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Supermarkets take cut of Fairtrade cash for poor farmers

(Friday, July 11, 2003 -- CropChoice news) -- Robert Winnet, Times of London, 06/29/03: Some of Britain's biggest supermarkets have been accused of exploiting customers' goodwill by overcharging for Fairtrade products.

The items will always be more expensive than their ordinary equivalents because the Fairtrade scheme, which has boomed in Britain in recent years, is designed to ensure that the farmers who produce them are paid more.

But an analysis of the pricing structure shows that only a part of the considerable premiums being charged by supermarkets is being fed back to producers. The bulk of the price hike is being pocketed by the stores in profits.

John McCabe, a retail pricing expert with the consultants Connector Global who has studied the Fairtrade market, said: "The supermarkets know that people do not go for the cheapest product when buying Fairtrade because they think the extra money is helping someone in the developing world.

"What they will be surprised to learn is that the lion's share of the extra money appears in many cases to be going to the supermarkets."

The price of Fairtrade products can be double that of the ordinary equivalents, leaving room for generous profits.

For example, under the scheme, supermarkets pay 24p extra to farmers for every kilogram of bananas on which they place a Fairtrade logo. But last week stores including Sainsbury's, Tesco and Asda were charging a mark-up on Fairtrade bananas of between 59p and 89p. This means that Sainsbury's - the most expensive - is making up to 65p extra on top of its normal profit.

"Much of the premium over and above the fixed price they must pay the farmers appears to be going straight into their profits," said McCabe.

"It is a good scheme and it is helping the farmers but it is helping certain supermarkets a whole lot more."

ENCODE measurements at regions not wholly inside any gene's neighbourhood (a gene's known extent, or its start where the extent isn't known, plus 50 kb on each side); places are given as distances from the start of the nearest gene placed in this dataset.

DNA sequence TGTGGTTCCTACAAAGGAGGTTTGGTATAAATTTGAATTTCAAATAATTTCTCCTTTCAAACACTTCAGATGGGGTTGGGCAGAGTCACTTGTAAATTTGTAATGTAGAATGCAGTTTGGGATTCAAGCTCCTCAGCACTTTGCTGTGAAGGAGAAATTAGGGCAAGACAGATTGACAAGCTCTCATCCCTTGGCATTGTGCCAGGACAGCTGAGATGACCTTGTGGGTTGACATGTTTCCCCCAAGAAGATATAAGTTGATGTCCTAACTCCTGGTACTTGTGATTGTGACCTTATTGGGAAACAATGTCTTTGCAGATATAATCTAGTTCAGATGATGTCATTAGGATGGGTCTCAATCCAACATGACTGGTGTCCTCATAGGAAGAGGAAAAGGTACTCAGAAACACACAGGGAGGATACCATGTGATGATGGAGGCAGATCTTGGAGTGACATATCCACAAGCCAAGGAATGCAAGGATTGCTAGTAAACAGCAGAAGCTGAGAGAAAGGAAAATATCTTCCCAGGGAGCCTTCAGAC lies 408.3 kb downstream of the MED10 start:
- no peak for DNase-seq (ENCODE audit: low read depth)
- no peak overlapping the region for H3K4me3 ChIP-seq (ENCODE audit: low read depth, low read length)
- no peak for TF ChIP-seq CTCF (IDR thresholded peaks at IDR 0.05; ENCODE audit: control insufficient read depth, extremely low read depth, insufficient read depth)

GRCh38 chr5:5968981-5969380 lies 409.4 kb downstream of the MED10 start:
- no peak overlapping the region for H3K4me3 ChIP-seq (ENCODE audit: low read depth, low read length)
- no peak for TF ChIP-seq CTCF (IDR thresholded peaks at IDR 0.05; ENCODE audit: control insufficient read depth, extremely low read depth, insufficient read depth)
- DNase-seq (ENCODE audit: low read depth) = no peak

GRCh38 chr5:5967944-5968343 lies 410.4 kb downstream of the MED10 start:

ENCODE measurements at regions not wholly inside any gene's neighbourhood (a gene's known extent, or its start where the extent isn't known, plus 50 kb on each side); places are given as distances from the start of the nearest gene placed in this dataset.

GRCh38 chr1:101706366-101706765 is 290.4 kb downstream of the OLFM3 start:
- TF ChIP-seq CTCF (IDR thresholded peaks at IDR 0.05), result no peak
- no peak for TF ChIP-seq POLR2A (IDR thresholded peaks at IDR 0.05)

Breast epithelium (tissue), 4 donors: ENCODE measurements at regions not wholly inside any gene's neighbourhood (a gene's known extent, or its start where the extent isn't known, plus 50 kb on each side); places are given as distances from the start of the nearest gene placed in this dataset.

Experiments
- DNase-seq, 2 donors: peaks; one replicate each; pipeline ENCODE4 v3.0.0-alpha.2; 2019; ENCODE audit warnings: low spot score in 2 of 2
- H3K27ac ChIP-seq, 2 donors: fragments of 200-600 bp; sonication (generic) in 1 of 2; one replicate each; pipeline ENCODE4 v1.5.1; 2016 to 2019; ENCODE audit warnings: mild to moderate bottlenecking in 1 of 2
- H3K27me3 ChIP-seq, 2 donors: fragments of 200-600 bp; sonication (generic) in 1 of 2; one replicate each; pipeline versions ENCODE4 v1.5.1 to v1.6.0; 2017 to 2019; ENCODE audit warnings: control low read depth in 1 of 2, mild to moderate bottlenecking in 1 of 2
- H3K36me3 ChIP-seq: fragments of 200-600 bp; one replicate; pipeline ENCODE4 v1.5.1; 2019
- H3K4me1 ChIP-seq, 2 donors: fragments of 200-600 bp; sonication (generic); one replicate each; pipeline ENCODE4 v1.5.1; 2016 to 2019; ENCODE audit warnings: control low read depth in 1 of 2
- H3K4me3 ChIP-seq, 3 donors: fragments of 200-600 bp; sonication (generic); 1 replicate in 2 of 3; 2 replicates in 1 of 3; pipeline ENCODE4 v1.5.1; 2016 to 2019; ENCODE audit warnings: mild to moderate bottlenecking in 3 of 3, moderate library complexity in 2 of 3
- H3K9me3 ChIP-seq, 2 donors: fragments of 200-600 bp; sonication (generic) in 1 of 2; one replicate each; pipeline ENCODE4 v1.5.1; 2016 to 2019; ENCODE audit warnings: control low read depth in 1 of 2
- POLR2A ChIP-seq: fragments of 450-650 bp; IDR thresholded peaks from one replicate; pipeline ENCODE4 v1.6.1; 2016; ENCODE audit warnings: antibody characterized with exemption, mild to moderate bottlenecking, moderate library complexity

Waitrose appears to be the only major supermarket not to make extra profits from Fairtrade items. Its prices are higher for such products but only to reflect the extra money paid to farmers.

Sainsbury's, in contrast, charges Pounds 2.49 for 8oz of Fairtrade coffee - 60p more than its regular premium coffee. Of the extra charged, only about 21p is thought to be paid to farmers.

Sainsbury's and other stores are understood to be making similar gains on Fairtrade tea, chocolate and exotic fruits.

The Fairtrade scheme began as a small-scale operation, selling branded items in independent health food shops and through local churches. It now "licenses" supermarkets to use its name providing they agree to pay fixed premiums to the farmers. It does not, however, have control over the final price of the product - a loophole the supermarkets are exploiting.

Sainsbury's already sells 1m Fairtrade bananas a week, while Tesco, which only joined the scheme earlier this year, sells more than 500,000.

Bananas are the bestselling "food line" in Britain and have recently been the subject of a fierce price war between supermarkets. Wal-Mart, the American company that owns the Asda chain, has been criticised by the prime minister of St Vincent and the Grenadines for driving down wholesale banana prices and bankrupting farmers.

Yesterday, the supermarkets declined to comment on their profit margins but pointed out that the scheme was still benefiting Third World farmers.

A spokesman for Tesco, which made more than Pounds 1billion profit last year, said: "We are one of the biggest supporters of Fairtrade and the scheme has led to big improvements in education and health facilities in the Windward Islands."

The supermarket chain will announce an 11p cut in the price per kilogram of Fairtrade bananas from today.